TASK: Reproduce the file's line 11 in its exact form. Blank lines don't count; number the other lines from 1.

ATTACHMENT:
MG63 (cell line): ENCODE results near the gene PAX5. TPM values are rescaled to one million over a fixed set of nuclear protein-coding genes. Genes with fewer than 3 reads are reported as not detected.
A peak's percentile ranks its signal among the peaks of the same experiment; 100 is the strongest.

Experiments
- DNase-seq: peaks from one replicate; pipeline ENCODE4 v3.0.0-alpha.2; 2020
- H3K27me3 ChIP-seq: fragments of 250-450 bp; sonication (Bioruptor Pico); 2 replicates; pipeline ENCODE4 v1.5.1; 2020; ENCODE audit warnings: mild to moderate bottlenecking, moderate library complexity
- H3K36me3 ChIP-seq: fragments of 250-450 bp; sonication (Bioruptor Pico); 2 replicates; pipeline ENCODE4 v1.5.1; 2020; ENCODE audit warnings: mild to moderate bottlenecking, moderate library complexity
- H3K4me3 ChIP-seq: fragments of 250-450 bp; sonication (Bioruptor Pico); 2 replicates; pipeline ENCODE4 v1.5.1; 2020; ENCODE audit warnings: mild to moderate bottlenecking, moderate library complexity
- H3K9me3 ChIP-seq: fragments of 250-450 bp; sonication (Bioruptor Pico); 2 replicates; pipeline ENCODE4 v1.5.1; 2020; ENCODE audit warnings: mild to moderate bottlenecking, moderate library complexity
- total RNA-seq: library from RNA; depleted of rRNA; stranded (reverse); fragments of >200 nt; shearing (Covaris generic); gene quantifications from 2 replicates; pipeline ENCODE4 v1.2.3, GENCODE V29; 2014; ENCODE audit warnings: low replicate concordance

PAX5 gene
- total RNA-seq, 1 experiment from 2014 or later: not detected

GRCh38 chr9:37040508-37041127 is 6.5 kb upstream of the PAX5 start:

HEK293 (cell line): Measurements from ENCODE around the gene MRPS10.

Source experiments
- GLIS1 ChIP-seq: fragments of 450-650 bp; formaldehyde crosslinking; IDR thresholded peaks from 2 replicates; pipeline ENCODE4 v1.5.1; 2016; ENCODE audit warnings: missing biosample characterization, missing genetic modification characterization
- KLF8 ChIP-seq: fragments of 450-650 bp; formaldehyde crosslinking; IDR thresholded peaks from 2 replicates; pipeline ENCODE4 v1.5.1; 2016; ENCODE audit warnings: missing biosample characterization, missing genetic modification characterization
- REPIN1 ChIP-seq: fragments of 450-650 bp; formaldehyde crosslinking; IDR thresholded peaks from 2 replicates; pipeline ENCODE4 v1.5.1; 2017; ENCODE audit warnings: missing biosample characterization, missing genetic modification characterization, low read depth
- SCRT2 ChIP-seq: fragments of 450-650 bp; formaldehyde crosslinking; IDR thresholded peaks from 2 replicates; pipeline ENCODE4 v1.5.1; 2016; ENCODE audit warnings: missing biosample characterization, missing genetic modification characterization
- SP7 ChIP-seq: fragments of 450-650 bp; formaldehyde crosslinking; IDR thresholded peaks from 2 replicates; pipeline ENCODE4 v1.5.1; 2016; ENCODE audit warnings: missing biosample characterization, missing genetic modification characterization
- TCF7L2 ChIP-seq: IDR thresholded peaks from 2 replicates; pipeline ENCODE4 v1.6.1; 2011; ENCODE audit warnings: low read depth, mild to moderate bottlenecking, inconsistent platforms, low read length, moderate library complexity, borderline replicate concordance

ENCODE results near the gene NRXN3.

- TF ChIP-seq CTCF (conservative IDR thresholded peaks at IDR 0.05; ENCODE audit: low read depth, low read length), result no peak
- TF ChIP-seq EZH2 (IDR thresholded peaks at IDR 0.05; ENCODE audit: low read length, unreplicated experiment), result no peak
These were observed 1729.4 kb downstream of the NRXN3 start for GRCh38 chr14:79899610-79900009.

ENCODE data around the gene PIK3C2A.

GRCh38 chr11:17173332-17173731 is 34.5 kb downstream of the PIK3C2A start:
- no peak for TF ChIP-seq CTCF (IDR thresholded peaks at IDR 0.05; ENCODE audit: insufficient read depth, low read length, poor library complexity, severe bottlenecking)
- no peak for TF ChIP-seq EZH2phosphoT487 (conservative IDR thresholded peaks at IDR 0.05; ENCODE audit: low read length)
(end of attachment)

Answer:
- total RNA-seq, 1 experiment from 2014 or later: not detected